COLLEGE FOOTBALL: NOV 12 Virginia Tech at Duke
Photo by David Jensen/Icon Sportswire via Getty Images

It’s an offensive lineman

We haven’t yet reached the portion of the NFL Combine where the offensive linemen have participated. That’ll be at the beginning of next week. Once that happens, we’ll have a better idea about who the San Francisco 49ers have met with.

It’s a foregone conclusion that the Niners will draft at least one offensive lineman in the NFL Draft. Trent Williams and Aaron Banks are locked in as starters. The team could save $4 million this season, 3.7 million in 2025, and $4.2 million in 2026 — when he turns 34 — by releasing Jake Brendel with a post-June 1 designation. The play of Brendel, whoever played right guard, and Colton McKivitz was up and down during the year.

I’d argue that each of those three players’ performance either leveled off or trended in the wrong direction down the stretch and in the playoffs.

But you can’t release a player without having another starter in mind or on the roster. Depending on how the board falls to them, a lineman in the first round is plausible. PFF went through and listed a “best case scenario” pick for each team, and the Niners ended up with an offensive tackle:


Goal: Find depth in the trenches

Ideal first pick: OL Graham Barton, Duke

The 49ers need to improve offensive and defensive line units that have become increasingly top-heavy.

Trent Williams is the gold standard at left tackle, but the rest of the unit leaves much to be desired, as the team finished 2023 tied for 23rd in pass-blocking grade. Duke’s Graham Barton gained experience at tackle and center during his college career and would likely be fine playing either guard spot.

Interior run defense has been a problem over the past couple of seasons in San Francisco. Javon Hargrave isn’t an elite run defender, and Javon Kinlaw has so far not panned out as hoped. Run-defending studs like T’Vondre Sweat or Kris Jenkins would be reasonable picks for the 49ers at No. 31.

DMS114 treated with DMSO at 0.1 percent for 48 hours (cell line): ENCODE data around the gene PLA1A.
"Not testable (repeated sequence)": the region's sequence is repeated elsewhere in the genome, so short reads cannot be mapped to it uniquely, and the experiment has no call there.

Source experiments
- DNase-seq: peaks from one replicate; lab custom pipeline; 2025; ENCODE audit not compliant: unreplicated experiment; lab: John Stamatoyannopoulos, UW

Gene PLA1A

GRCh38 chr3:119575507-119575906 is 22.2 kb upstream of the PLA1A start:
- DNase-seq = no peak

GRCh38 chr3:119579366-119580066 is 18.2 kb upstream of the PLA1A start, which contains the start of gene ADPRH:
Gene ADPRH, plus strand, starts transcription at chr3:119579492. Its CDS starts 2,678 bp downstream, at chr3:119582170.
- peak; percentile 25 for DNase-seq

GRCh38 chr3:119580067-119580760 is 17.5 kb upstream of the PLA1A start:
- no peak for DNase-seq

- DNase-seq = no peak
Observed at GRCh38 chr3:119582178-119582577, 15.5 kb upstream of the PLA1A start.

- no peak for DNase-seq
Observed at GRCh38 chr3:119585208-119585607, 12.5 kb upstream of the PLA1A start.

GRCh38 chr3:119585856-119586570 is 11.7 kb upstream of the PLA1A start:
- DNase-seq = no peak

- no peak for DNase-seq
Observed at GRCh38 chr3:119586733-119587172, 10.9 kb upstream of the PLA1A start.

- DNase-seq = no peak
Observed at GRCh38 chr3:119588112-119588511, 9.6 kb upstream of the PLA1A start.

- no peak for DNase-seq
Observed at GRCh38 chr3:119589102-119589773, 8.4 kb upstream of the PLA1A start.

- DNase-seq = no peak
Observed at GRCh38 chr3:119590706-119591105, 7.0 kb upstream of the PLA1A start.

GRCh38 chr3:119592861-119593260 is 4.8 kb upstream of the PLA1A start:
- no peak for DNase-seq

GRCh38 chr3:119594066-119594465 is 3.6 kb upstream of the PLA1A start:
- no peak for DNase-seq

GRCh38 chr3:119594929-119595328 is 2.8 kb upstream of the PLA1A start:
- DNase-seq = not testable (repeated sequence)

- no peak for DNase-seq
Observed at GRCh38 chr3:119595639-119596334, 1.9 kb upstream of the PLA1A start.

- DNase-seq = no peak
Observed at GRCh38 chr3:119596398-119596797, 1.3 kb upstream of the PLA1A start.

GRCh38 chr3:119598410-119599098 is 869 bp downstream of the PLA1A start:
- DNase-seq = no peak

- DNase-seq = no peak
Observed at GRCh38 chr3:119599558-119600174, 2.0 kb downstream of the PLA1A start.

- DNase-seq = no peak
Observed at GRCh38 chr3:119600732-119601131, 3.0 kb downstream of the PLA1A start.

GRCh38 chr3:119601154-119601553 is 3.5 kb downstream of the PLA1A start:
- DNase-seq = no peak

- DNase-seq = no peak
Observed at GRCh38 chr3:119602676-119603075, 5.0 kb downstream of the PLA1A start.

Sweat weighed 366 pounds. Taking a player who would presumably give you no more than 30 snaps a game in the first round is not a recipe for success.

The 49ers would gravitate toward Barton for his lateral quickness. He has no issue getting to the second level or cutting off defenders on the backside. He’s also the type of player who doesn’t lose reps once he gets his hands on you.

You do worry about his sub-optimal length — we’ll have official measurements on the linemen this weekend — and if that’ll force Barton to move back inside. Barton started the past three seasons at left tackle but randomly played right guard at times. As a freshman, he was Duke’s starting center.

He has 39 career starts and played in a zone-based running scheme. He excelled against the best pass rushers he faced. And when he did make a mistake or get beaten on a rep, he didn’t make the same mistake twice in a game, which should be comforting for evaluators.

Read More

About the Author: Insidethe49

Insidethe49 Site Staff

Share This Story, Choose Your Platform!